By Laura Donnelly-Smith
Lisa Bowleg, a professor of psychology, might be newly hired to the Department of Psychology, but she’s not new to George Washington University. Dr. Bowleg began her career at GW as a research analyst in the late 1980s and went on to earn two master’s degrees and a Ph.D. from the university. After gaining career experience at several other universities and organizations, Dr. Bowleg said she is thrilled to be back at GW.
“It really feels like a homecoming for me,” she said.
Dr. Bowleg’s area of specialization is applied social psychology. With a background in qualitative, quantitative and mixed research methods, as well as women’s studies, she is currently working on several projects to investigate and develop effective HIV prevention strategies. Her interest in HIV prevention started when she worked at GW as a state HIV/AIDS policy analyst, right after she graduated from college.
“When I came to GW in 1988 as an HIV policy analyst, we were just starting to think about the populations that were excluded in HIV legislation, or were treated in stereotypical ways,” she said. “For example, women were viewed as vectors of HIV transmission to their babies, and the focus was on prostitutes and sex workers.”
The experience she gained in that first job prompted her to complete the first of her graduate degrees at GW: a master’s degree in public policy with a concentration in women’s studies. This degree fostered her interest in qualitative research methods and feminist theory.
“I always say that women’s studies is where you really learn how to think critically about research and methods,” she said.
Bitten by the research bug, she began a GW Ph.D. program in applied social psychology. “Several of the professors were getting into HIV research, and that’s where I got a firm background in HIV prevention theory and research,” she said. “Everything that happened in that program set the stage for what came next for me.”
What came next was a career focused on both qualitative and quantitative research on HIV prevention in black communities. In her most recent position, as an associate professor of community health and prevention at Drexel University, she began investigating strategies to help prevent HIV among black men—a population that is vastly overrepresented among U.S. HIV demographics. She has been the principal investigator of three National Institutes of Health grants. The two most recent five-year grants from the National Institutes of Mental Health, each for more than $3 million, will be the focus of her work at GW.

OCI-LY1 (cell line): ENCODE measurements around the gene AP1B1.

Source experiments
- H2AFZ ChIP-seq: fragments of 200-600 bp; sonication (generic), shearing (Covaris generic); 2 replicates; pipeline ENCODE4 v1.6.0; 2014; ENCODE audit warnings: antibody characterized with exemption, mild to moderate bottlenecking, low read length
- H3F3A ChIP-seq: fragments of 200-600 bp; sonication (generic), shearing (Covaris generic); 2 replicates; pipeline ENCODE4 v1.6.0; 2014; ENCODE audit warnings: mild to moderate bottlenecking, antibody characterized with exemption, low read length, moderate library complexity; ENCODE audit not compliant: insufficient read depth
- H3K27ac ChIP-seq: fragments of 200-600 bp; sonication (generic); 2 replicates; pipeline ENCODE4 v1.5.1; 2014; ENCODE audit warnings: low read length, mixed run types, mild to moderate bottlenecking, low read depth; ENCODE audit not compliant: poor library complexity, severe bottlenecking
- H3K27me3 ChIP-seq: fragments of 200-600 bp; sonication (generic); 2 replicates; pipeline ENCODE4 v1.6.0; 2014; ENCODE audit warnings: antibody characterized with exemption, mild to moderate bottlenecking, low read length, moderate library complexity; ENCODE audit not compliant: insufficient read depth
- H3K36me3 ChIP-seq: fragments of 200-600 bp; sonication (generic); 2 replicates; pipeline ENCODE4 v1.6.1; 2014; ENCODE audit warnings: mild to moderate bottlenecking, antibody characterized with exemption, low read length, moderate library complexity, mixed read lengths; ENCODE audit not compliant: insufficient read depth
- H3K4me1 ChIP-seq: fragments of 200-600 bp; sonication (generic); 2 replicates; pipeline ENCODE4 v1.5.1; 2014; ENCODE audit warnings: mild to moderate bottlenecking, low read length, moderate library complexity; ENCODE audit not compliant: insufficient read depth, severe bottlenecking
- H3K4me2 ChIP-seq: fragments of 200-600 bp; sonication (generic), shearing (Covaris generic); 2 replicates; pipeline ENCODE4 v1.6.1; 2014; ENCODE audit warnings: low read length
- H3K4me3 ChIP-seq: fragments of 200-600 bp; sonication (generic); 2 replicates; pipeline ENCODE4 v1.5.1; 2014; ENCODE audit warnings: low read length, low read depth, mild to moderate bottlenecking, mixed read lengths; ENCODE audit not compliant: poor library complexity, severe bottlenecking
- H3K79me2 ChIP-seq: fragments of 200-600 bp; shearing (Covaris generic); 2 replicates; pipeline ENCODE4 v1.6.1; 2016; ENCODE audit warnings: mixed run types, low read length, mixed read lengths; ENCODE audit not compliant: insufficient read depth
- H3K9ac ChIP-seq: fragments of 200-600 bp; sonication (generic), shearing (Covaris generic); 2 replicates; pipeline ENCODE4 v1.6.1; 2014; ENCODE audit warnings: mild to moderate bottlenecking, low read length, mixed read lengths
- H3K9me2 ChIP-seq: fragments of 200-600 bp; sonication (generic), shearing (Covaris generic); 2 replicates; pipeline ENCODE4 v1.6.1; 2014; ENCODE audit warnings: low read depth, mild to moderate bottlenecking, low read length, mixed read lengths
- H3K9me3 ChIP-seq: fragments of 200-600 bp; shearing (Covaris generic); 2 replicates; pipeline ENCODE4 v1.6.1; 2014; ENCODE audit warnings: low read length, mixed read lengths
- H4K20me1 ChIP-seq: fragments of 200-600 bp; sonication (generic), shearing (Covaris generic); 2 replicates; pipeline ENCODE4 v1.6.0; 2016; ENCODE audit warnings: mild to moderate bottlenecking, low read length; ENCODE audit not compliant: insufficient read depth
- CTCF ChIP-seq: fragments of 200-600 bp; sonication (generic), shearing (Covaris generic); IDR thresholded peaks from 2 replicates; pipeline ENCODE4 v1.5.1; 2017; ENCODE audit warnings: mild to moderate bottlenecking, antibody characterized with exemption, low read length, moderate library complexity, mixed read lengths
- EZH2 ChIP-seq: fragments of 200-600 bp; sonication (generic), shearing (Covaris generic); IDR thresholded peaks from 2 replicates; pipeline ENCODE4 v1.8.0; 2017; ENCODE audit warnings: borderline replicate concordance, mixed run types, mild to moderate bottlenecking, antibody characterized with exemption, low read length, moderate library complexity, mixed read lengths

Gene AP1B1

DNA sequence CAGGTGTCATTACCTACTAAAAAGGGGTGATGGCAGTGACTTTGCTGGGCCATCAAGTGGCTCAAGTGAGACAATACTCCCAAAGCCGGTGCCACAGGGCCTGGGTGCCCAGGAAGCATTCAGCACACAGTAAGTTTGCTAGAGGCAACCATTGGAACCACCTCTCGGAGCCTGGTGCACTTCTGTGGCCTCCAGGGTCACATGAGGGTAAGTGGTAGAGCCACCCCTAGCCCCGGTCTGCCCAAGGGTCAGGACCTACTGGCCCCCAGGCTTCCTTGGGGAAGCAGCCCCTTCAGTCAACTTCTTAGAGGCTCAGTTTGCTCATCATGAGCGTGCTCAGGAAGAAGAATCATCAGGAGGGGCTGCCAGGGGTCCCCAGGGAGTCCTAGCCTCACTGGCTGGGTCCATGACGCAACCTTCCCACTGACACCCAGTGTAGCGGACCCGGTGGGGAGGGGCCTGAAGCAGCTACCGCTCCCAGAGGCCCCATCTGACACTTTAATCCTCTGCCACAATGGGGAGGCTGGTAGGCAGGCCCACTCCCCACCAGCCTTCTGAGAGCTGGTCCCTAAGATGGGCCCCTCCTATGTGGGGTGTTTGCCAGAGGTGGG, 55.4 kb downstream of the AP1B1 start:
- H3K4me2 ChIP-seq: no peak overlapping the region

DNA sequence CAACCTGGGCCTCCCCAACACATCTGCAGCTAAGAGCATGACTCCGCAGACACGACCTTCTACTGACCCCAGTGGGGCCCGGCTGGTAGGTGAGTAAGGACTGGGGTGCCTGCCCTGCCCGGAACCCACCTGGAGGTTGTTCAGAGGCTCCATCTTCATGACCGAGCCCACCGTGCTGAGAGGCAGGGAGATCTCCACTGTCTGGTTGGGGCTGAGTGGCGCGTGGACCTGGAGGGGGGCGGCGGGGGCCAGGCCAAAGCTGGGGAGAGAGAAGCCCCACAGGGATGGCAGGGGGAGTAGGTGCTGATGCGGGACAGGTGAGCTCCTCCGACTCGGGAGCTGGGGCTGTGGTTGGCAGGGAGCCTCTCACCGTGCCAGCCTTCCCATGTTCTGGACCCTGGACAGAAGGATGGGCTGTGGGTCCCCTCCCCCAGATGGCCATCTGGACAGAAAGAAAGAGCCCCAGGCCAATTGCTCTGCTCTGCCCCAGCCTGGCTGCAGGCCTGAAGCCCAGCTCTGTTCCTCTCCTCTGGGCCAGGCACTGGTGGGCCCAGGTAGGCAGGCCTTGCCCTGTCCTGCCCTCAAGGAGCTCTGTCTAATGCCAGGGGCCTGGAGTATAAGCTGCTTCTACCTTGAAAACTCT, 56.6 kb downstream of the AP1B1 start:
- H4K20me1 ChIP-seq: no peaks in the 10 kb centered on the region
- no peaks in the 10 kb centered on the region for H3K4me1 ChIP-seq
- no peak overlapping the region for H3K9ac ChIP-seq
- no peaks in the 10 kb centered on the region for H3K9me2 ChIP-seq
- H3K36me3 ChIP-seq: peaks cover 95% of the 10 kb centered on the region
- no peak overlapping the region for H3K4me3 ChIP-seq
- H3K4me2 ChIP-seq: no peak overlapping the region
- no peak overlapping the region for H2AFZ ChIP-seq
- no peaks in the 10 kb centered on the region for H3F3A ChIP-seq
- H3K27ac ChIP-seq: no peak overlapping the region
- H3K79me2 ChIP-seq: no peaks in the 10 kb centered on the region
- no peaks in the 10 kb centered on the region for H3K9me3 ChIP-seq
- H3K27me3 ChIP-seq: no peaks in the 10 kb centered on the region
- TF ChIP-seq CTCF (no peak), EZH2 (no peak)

“I really wanted to be a member of the District of Columbia Developmental Center for AIDS Research (DC-DCFAR) based at GW,” Dr. Bowleg said. “[DC-DCFAR’s] behavioral science core is located in the psychology department. I’ve always wanted to collaborate with colleagues doing HIV prevention work within my own department, right down the hall. This move was fantastic for me.”
For one NIH grant, Dr. Bowleg will work, with a co-principal investigator from the University of California-San Diego, to see if an HIV prevention intervention for heterosexual black men who are unemployed or are unstably housed can be embedded in other social programs that serve this population. That can include food or job assistance programs, she said—not just health care programs. She is working to find a community partner organization to help run her study.
“You want to be able to train people in lots of non-health, non-HIV organizations to be able to provide HIV prevention services within their ongoing work,” she said.
For the other grant, Dr. Bowleg will investigate the individual and neighborhood-level stressors such as unemployment and poverty that increase black men’s HIV risk, and the resilience factors that protect these men from HIV—things like social support networks or particular characteristics of a neighborhood.
“What are the strengths at the individual and neighborhood levels that protect black men from HIV risk? We don’t know much about it. Do you need a neighbor who everyone respects, who looks out for people? Is it having a neighborhood basketball court? That’s what I’m interested in finding out.”
In addition to her research, Dr. Bowleg will teach a graduate-level qualitative research methods class. And in her spare time, she’s looking forward to running on the National Mall and sampling food from each of the food trucks that park, conveniently, right outside her office building.
“I may be developing an unhealthy relationship with the food trucks,” she joked. “I had the best lunch today!”
Though she’s only been at GW since the new year, Dr. Bowleg said she’s excited to have already met many engaged psychology graduate students who are deeply committed to research. Helping develop the next generation of scholars is an important part of her work, she said.
“I’m thrilled to able to use the foundation I got at GW and in the psychology department to attempt to come up with innovative and transformative behavioral research solutions to deal with the health and social problems that black communities face,” she said. “It’s a blessing to be able to use those skills to have an applied impact.”